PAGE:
“Next thing I know, I’m looking for a space for a studio,” he recalled. “I found this great spot in Erving. I was literally finishing up the wiring when Oteil, Kofi and Neal drove up.”

Evans loves being behind the soundboard and that’s where he spends a good deal of his time. 

“The thing I really dig about the studio most is working with other people,” he said  “I obviously record my own music, but it’s nice to be doing something that’s not about yourself. I just love meeting new bands and people and working with other artists.” 

 “I think I found a pretty good balance of being out on the road, and being in the studio for my own thing and working on other people’s music, he added. “It’s really enjoyable.”

He does, however, remain incredibly busy with his own music. This past year he released his first solo album, “Nothing to Say,” for which he was the main instrumentalist, writer, arranger, producer and singer. He recently released an album with his Alan Evans Trio (AE3) and has done some dates with Soulive including Bowlive, the band’s annual six-night guest-filled residency at the Brooklyn Bowl. 

 Like Evans, his bandmates have many other projects going. Krasno has won two Grammys from his work with Derek Trucks/Tedeschi Trucks and has released a solo album and produced a multitude of artists including Aaron Neville and 50 Cent. Neil Evans has worked with a variety of other musicians and most notable was a member of Jack White’s touring band last year. He has also played with Ashfield native Sonya Kitchell. However, Soulive still remains a priority for the three members. 

Last year, Soulive released the EP “Cinematics Vol. I,”  it was the band’s first recorded music in six years. As the title would suggest, the disc is inspired by its members love of film music. Overall, this disc is a bit of a departure for the band as it finds them shying away from its heavy use of individual solos and going for a more groove-oriented sound.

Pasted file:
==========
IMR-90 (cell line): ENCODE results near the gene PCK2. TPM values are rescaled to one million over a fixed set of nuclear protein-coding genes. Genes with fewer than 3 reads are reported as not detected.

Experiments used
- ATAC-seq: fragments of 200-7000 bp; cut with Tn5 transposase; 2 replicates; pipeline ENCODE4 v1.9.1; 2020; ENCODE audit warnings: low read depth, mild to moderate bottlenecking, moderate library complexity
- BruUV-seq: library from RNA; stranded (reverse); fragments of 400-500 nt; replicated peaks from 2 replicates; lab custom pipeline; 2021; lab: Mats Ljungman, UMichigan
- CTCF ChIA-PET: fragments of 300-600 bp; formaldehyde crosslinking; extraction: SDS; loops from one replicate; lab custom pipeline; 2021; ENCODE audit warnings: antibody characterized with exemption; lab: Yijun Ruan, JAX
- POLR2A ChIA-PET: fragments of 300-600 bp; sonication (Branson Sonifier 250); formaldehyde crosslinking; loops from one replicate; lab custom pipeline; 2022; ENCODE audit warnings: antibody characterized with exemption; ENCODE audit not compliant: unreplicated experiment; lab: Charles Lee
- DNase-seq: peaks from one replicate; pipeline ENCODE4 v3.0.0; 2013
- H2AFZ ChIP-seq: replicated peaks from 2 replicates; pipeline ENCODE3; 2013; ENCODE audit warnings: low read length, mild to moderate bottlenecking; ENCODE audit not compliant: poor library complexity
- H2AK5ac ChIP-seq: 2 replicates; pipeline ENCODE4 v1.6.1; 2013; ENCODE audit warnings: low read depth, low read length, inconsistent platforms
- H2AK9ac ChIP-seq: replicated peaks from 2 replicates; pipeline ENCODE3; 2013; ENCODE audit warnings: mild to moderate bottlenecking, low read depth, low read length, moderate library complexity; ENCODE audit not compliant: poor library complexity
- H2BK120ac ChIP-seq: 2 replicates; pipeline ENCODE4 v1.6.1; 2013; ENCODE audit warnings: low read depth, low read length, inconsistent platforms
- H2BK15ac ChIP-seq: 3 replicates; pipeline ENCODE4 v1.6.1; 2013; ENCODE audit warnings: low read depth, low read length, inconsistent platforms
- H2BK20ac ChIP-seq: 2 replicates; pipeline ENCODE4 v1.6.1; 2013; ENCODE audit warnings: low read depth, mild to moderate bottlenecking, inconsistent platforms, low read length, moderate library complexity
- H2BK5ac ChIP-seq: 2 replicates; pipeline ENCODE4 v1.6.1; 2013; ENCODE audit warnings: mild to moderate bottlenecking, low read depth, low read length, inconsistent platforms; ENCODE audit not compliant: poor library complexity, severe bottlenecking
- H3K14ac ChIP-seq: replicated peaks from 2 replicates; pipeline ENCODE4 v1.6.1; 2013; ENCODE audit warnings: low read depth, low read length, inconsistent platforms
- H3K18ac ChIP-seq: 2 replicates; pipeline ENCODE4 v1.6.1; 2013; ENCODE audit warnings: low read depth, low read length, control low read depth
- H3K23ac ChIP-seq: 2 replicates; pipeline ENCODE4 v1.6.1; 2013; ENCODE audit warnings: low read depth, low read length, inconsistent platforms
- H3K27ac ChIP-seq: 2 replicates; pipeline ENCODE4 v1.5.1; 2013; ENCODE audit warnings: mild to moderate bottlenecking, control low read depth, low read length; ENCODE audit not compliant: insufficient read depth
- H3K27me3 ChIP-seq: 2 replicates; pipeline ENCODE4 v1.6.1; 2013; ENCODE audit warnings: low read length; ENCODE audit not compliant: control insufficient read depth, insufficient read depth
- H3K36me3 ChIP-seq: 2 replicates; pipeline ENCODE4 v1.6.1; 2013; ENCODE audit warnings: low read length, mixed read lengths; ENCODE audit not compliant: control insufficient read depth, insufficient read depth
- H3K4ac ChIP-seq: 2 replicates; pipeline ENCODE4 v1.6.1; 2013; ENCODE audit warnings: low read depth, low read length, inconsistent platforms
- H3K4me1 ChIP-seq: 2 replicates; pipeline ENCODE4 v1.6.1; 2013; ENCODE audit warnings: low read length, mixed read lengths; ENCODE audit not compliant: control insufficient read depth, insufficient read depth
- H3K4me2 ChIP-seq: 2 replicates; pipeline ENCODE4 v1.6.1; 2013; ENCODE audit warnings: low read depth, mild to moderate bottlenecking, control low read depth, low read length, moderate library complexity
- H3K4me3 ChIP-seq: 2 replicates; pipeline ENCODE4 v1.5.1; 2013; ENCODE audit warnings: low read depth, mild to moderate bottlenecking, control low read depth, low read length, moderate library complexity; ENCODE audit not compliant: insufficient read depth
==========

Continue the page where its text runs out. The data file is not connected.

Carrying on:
“Cinematics Vol. I” is intended to be part of a series, but the band has not yet begun work on the second volume. 

Soulive recorded for Blue Note and Vanguard record labels in the past, but now the band is releasing its own material, which allows the members to create music whenever it feels right to do so. 

“We have also learned and are comfortable with not forcing anything,” said Evans about the band's current approach to recording. “When you feel those pressures from the outside or you put those pressures on yourself sometime you don’t do your best work.”

Evans remains optimistic that the group will begin working on “Cinematics Vol. II” sometime next year. Once the band’s members release new music, they don’t intend to embark on the kind of heavy touring of their early days. 

“Our heads not into that,” said Evans. “When you are young, you can go out on the road all the time and we did, but then life changes,” he said. “We are older, the music industry has changed and we are lucky that we don’t have to do it all the time.” 

He stressed that they still enjoy playing together but choose to tour smart and play the shows that they want to play like the Wormtown Festival. So do take advantage of this rare opportunity to see Soulive in Western Mass when they take the Wormtown stage at 10 p.m. on Saturday. For ticket information and detailed schedule of the entire festival, visit

Sheryl Hunter is a music writer who lives in Easthampton. Her work has appeared in various regional and national magazines. You can contact her at